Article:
Joel Dobrzelewski:
> I know this is not a popular view, but I am not convinced of the validity of
> such experiments.  One proponent of the realist opinion, who has better
> arguments than I, is Caroline Thompson:
> http://users.aber.ac.uk/cat/

Yes, I know. But chances for loopholes are very narrow, after
20 years, unfortunately.

> I admit I'm not too familiar with these concepts or terms.  I'll try to read
> up and understand them a little better.
> In the mean time, my main objection to non-local phenomena is, once again,
> our inability to formally implement it.
> Challenge: write a set of non-local equations or a non-local computer
> program that isn't implemented locally.
> For example:
> It would be easy enough to program a virtual reality simulation to exhibit
> seemingly non-local behaviors.  We could even do something extremely
> macroscopic like joining the motion of two pool balls firmly together - so
> that whenever one was moved, the other moved also - seemingly
> instantaneously.

Very interesting. For local vs non-local experiments and effects 
with (two separated) computers see:
www.maths.nottingham.ac.uk/personal/sjw/abstracts/accardi.html 

http://volterra.mat.uniroma2.it/ 
the link "probability and quantum ...."

Have a look also to: 
http://arxiv.org/abs/quant-ph/0007019
Non-locality and quantum theory: new experimental evidence
Luigi Accardi, Massimo Regoli
Starting from the late 60's many experiments have been performed 
to verify the violation Bell's inequality by Einstein-Podolsky-Rosen 
(EPR) type correlations. The idea of these experiments being that:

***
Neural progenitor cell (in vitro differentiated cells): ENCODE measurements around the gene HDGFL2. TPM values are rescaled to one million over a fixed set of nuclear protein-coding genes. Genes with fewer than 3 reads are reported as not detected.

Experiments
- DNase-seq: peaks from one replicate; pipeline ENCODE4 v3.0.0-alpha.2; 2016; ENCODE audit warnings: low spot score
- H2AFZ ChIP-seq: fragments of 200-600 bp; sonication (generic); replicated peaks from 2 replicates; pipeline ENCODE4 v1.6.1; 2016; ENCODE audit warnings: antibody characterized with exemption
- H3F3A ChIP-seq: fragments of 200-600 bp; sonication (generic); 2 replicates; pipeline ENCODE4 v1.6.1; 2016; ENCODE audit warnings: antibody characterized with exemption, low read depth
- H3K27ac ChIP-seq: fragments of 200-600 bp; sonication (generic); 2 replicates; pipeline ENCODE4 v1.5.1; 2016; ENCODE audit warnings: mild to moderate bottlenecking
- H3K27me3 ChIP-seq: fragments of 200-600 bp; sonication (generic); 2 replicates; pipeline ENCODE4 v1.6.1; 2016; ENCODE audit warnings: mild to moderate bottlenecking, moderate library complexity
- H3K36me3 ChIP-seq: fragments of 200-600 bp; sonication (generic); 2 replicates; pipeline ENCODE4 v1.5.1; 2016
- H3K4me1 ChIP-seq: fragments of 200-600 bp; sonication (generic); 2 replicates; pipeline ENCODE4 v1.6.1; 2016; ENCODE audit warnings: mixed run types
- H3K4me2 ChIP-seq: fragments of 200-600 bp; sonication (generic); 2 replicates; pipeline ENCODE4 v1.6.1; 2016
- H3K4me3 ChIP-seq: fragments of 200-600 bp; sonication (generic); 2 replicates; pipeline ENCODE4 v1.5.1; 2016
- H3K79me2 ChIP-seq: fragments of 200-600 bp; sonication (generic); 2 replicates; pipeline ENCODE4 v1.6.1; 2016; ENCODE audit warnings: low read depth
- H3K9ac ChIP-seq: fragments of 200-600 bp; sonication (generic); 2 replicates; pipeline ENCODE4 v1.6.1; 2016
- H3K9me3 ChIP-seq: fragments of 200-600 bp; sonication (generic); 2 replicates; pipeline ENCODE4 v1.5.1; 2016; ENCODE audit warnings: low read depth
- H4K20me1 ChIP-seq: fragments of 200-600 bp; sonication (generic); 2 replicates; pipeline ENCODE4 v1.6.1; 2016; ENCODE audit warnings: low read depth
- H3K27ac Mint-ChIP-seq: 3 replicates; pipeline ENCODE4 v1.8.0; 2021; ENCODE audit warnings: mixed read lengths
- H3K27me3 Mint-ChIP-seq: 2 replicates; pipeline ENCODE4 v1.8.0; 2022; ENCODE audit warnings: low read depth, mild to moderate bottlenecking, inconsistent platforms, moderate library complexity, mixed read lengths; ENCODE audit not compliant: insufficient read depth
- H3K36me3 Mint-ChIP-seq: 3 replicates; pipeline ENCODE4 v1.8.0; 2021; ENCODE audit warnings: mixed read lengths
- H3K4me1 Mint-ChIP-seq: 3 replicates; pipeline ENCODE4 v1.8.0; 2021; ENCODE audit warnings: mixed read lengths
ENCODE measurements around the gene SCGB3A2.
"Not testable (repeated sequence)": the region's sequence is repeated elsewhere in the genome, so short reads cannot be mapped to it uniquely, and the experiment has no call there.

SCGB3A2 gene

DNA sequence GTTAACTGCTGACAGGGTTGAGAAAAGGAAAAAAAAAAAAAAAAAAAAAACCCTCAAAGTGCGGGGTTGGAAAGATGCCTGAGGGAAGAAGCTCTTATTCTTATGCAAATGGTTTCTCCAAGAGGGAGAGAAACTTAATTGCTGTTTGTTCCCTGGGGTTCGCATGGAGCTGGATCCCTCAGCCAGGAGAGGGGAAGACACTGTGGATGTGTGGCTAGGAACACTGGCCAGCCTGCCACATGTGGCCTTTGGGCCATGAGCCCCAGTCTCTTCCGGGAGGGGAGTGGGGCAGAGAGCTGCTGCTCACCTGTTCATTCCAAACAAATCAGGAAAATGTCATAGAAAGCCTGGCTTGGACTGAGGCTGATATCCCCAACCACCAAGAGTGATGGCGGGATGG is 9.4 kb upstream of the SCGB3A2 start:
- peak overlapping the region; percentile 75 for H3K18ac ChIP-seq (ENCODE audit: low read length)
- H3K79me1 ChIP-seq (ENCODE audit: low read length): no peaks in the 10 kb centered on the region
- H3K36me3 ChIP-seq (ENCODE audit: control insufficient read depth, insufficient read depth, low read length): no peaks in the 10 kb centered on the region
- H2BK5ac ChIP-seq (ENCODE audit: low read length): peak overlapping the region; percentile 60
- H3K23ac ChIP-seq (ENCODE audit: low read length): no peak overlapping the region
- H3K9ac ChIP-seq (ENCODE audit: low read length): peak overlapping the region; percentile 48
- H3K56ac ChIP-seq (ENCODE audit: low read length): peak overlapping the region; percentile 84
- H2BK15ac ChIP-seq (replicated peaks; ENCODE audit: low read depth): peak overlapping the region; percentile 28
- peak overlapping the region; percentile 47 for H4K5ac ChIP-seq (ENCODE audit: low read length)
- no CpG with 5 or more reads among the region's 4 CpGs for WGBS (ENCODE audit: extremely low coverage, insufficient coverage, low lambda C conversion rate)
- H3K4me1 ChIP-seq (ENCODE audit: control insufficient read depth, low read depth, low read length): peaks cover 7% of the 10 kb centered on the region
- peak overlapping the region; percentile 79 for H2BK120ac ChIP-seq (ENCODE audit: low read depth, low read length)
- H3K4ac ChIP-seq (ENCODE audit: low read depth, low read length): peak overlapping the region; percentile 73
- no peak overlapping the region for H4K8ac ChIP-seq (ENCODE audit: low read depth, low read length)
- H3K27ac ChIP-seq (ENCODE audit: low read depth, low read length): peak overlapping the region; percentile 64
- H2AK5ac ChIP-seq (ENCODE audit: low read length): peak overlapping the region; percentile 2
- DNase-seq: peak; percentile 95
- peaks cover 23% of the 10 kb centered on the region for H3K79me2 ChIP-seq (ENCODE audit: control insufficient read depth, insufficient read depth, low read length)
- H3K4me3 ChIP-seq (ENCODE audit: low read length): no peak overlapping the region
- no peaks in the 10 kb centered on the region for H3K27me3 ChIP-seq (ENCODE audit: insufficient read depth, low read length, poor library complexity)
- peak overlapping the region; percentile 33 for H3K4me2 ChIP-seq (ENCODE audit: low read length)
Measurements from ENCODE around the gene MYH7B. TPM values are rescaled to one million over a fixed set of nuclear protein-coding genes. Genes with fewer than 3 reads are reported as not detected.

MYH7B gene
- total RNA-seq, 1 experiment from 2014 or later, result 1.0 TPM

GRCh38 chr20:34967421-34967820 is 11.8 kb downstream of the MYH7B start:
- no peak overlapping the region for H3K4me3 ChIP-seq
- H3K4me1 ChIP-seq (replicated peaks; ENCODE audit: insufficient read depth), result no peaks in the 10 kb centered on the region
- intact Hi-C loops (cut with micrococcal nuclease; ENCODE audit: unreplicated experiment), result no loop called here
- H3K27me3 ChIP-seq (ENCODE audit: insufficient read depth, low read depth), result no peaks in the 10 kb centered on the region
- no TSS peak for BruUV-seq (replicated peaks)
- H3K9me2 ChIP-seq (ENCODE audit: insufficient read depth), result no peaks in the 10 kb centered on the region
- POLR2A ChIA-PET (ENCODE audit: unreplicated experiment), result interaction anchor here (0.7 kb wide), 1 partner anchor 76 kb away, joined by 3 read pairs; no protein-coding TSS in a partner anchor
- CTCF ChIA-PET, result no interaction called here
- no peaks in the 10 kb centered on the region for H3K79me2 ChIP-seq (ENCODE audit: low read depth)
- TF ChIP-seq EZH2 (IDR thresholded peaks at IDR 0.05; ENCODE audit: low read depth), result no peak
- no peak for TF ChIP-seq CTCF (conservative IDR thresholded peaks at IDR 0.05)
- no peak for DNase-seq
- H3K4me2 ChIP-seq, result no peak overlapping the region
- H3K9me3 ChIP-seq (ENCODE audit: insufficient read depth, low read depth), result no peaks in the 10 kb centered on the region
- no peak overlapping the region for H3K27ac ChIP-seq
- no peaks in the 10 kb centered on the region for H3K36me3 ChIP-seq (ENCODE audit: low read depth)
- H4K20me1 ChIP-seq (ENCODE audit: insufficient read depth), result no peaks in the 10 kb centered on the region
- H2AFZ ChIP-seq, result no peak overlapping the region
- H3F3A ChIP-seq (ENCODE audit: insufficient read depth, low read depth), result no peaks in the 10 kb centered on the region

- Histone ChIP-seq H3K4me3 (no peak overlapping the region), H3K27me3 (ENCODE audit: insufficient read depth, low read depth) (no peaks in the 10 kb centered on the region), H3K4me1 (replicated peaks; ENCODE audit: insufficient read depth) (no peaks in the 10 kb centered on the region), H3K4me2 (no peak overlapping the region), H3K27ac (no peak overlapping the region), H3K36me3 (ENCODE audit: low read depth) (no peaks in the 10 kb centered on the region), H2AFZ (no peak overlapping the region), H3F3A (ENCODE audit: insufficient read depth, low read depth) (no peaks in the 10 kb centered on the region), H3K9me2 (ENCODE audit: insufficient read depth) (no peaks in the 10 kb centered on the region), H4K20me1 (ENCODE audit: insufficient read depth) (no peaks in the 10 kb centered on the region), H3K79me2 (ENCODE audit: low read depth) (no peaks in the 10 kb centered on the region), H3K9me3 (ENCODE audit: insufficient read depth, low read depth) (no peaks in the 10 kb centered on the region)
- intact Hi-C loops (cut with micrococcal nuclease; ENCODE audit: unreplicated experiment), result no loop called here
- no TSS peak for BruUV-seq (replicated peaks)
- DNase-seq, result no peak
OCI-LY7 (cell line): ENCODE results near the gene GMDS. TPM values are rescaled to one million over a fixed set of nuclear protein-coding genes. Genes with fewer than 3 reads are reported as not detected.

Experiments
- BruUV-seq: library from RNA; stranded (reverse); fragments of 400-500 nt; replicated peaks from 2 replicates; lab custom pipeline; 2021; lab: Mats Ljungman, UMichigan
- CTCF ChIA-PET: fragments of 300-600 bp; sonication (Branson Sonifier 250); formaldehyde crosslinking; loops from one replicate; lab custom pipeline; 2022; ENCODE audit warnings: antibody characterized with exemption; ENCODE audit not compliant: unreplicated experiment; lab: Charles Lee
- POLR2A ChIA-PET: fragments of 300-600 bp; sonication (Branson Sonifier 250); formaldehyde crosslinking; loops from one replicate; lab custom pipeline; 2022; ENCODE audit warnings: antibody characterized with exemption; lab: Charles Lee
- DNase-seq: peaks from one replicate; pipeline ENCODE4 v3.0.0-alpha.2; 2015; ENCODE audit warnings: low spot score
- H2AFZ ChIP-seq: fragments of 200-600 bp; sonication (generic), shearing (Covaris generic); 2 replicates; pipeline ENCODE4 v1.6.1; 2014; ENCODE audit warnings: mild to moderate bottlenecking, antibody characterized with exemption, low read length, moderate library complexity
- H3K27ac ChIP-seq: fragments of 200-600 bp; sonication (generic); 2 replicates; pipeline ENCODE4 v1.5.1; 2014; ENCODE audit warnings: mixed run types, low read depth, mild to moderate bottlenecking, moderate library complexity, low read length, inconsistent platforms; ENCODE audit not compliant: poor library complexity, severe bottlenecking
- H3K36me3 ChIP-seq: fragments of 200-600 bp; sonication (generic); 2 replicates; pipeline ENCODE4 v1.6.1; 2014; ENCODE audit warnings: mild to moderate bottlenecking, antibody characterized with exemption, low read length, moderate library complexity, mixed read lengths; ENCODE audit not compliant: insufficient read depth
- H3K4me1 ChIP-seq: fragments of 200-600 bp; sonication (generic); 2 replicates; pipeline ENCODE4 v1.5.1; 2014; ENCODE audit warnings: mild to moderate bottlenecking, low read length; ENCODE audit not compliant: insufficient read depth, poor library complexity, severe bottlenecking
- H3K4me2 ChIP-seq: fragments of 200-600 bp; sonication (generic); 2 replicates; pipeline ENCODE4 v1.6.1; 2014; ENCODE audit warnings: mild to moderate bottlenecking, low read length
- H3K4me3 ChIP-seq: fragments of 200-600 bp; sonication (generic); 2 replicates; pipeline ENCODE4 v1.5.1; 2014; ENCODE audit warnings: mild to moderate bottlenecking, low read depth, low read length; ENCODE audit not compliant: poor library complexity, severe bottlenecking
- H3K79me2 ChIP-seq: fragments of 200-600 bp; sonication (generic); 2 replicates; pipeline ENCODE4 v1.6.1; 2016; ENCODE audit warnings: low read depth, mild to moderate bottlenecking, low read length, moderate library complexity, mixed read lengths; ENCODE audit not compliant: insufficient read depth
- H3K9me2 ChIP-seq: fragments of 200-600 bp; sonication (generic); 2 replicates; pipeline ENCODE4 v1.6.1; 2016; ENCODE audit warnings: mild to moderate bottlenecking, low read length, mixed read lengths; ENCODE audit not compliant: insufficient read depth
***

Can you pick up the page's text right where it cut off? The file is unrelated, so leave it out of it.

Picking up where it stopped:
(i) Bell's inequality is a consequence of locality, hence its experimental 
violation is an indication of non locality; (ii) this violation is a typical
quantum phenomenon because any classical system making local 
choices (either deterministic or random) will produce correlations 
satisfying this inequality. Both statements (i) and (ii) have been criticized 
by quantum probability on theoretical grounds (not discussed in the present 
paper) and the experiment discussed below has been devised to support
these theoretical arguments. We emphasize that the goal of our experiment 
is not to reproduce classically the EPR correlations but to prove that there 
exist perfectly local classical dynamical systems violating Bell's inequality.

http://arxiv.org/abs/quant-ph/0007005
Locality and Bell's inequality
Luigi Accardi, Massimo Regoli
We prove that the locality condition is irrelevant to Bell in equality. 
We check that the real origin of the Bell's inequality is the assumption 
of applicability of classical (Kolmogorovian) probability theory to quantum 
mechanics. We describe the chameleon effect which allows to construct 
an experiment realizing a local, realistic, classical, deterministic
and macroscopic violation of the Bell inequalities.

http://arxiv.org/abs/quant-ph/9606019
A Proposed Experiment Showing that Classical Fields 
Can Violate Bell's Inequalities
Patrick Suppes (Stanford University, USA), J. Acacio de Barros